America's information and communications technology (ICT) sector employs 6.7 million American workers and accounts for an estimated 7 percent of US gross domestic product. While the Trans-Pacific Partnership (TPP) countries are already important markets for US technology exports - US technology companies exported $10 billion in goods and services to TPP markets in 2014 - with the TPP in force, US tech companies could export even more. Here's a snapshot of just some of the TPP's market access benefits for America's ICT sector:
- The TPP lowers barriers, like stiff tariffs of up to 35 percent on US tech products, and other restrictions on accessing TPP-covered markets.
- The TPP will also help keep the Internet free and open by ensuring that data can flow unimpeded across national borders and that US ICT companies cannot be forced to localize data servers or reveal source code.
In short, the TPP will level the playing field. The TPP will create the best possible conditions for innovation, job creation and greater economic growth in today's digital economy and for the American companies who are its leaders.
Details: US Coalition for TPP
Port of Oakland Terminal: Appointments Mandatory for Imports
Port of Oakland - May 27, 2016
Oakland International Container Terminal (OICT) said today it's making appointments mandatory for most containerized import pick-ups beginning June 6. It means harbor truckers usually won't be able to drive off loaded boxes without a reservation. OCIT said its goal is to shorten lines at terminal gates while speeding up cargo delivery to customers. "We applaud this move," said Port of Oakland Maritime Director John Driscoll. "This is the largest marine terminal in Oakland and they"re taking all possible steps to improve trade flow."
The terminal said it will require appointments for drivers picking up containers from import delivery lanes. These are rows of containers discharged from ships and stacked five-high to await collection. The boxes are lifted from stacks and loaded on trucks by rubber-tired gantry cranes. The process is the most time consuming at ocean shipping terminals. Mandatory import reservations will be an extension of the terminal's existing appointment system, OICT said. Appointments to enter terminal gates are already available, it explained.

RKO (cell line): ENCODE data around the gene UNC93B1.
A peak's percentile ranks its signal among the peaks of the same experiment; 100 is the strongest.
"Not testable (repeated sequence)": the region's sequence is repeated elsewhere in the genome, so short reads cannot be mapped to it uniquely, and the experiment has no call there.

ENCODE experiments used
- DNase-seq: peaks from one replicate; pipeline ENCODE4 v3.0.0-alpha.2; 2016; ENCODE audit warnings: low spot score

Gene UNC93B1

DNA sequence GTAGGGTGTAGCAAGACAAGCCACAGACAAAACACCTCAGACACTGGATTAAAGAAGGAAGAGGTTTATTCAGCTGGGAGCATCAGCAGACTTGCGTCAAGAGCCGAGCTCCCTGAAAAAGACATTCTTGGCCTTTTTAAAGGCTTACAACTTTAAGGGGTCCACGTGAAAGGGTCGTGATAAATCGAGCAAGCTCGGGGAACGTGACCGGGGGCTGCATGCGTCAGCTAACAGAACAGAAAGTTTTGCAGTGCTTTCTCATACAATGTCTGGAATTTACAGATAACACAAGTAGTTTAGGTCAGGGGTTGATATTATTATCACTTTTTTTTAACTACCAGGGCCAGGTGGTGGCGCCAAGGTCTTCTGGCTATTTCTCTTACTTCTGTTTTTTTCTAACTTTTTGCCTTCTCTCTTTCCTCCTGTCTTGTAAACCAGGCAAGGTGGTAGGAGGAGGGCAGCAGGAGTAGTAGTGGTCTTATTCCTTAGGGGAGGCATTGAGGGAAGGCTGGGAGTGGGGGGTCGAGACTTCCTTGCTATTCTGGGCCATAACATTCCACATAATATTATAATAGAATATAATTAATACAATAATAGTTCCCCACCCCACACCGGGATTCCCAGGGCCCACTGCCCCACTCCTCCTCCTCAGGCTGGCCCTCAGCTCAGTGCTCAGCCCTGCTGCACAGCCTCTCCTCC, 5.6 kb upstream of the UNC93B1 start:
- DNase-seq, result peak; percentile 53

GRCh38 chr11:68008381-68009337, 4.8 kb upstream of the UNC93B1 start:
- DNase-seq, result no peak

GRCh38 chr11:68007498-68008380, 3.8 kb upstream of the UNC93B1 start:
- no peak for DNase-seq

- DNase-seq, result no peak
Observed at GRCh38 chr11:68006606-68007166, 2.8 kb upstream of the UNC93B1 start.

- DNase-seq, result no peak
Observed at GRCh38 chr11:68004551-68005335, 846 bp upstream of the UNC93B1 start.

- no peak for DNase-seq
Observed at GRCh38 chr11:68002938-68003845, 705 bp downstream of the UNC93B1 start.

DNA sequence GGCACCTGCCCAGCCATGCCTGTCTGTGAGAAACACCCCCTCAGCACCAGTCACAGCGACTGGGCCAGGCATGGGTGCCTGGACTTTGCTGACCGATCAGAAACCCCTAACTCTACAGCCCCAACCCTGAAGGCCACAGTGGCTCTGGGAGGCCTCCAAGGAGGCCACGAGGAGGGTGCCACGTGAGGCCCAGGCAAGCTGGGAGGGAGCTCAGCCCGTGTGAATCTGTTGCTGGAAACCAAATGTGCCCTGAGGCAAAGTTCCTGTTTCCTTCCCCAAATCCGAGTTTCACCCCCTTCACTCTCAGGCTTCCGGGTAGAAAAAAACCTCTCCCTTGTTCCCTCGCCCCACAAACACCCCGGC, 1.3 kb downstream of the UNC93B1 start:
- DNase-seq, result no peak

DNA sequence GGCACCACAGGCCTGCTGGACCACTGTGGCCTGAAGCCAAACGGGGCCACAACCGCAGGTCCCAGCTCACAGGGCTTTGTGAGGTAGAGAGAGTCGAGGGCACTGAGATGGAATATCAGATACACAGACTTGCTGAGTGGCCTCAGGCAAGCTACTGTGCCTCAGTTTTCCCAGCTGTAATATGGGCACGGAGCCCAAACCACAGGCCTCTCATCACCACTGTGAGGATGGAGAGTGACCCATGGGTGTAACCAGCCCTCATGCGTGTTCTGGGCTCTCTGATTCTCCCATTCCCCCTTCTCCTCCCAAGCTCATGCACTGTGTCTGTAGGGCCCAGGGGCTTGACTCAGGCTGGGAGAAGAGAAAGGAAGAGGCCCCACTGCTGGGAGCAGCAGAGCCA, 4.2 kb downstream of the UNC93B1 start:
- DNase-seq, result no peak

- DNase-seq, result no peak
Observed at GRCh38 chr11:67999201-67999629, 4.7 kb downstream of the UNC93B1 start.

OICT said appointments will eliminate long lines of drivers waiting for imports on a first-come, first-serve basis. The terminal handles 67 percent of the containerized cargo shipped through Oakland. It releases about 1,000 import loads daily. The terminal said it won't require appointments for other transactions such as empty container return. It added that appointments won't be required for three unique types of import pick-ups:
- Peel-offs, which enable drivers to take the first container from a stack of imports all intended for the same customer;
- Dray-offs, which are imports transported to a nearby facility and available for pick-up around the clock; and
- Pre-mounted loads, which are import containers affixed to chassis and ready for immediate hauling over the road.
Appointments are the most recent effort to improve cargo flow at the Port of Oakland. Two months ago, OICT began operating night and Saturday gates. Since then it has added staff, purchased additional cargo-handling equipment and opened a new yard exclusively for empty containers.
Details: Port of Oakland
Attention all TTB regulated importers. Sooner or later you will have to sign the attached forms if you want to import into the US. Should we not have these signed forms when cargo arrives, the cargo cannot be cleared until we receive the forms and can present them to TTB. That will make you liable for any and all storage and/or demurrage charges. Do not run that risk.
I?m also attaching two emails from TTB. One explains the pilot program, the other confirms ACE TTB will be mandatory before TTB regulations are changed.
For some time now Customs has been developing a replacement for the old out dated software system that has been in place since the 80ls. Called "ACE" for Automated Commercial Environment the purpose of the software was not just to update Customs but to provide a "single window" for all government agencies involved in International Trade.
The result is that we will be required to have and transmit electronically data we either never had to deal with before or only had to have in our possession without necessarily giving it to Customs. A good example that you are all aware of is COLAs. Alcoholic beverages imported into the US are required to have a Certificate of Label Approval (COLA) on file with the TTB. We have been required to have a COLA in our possession when importing TTB regulated beverages. With the old system we could either submit the COLAs in hardcopy or electronically if requested.
When TTB goes mandatory in ACE on July 23rd we will no longer to allowed to submit paper or electronic COLAs. Instead the COLA ID number will be transmitted through ACE along with the Customs entry for each and every import. In order to be allowed to do this the importer must submit two forms to TTB.
Since technically this is an alternative filing method TTB is requesting importers to submit a letter on your letterhead requesting permission to use ACE instead of the methods outlined in TTB regs. This is becoming a requirement since TTB filing in ACE will become mandatory before TTB can have their regulations updated.
TTB is also asking for a waiver of confidentiality as some of the information about the TTB pilot will be publicized. TTB has assured us that it will be the broker's name that will be used, not the importer?s but they are asking for this waiver from the importer anyway. Samples of both letters are attached.
Again, as in importer you must be accepted into ACC TTB in order to continue importing after ACE TTB becomes mandatory at the end of June. As with any new program it would be unwise to wait until the last minute to do this and risk delaying your imports and paying storage charges when your shipments can't clear Customs.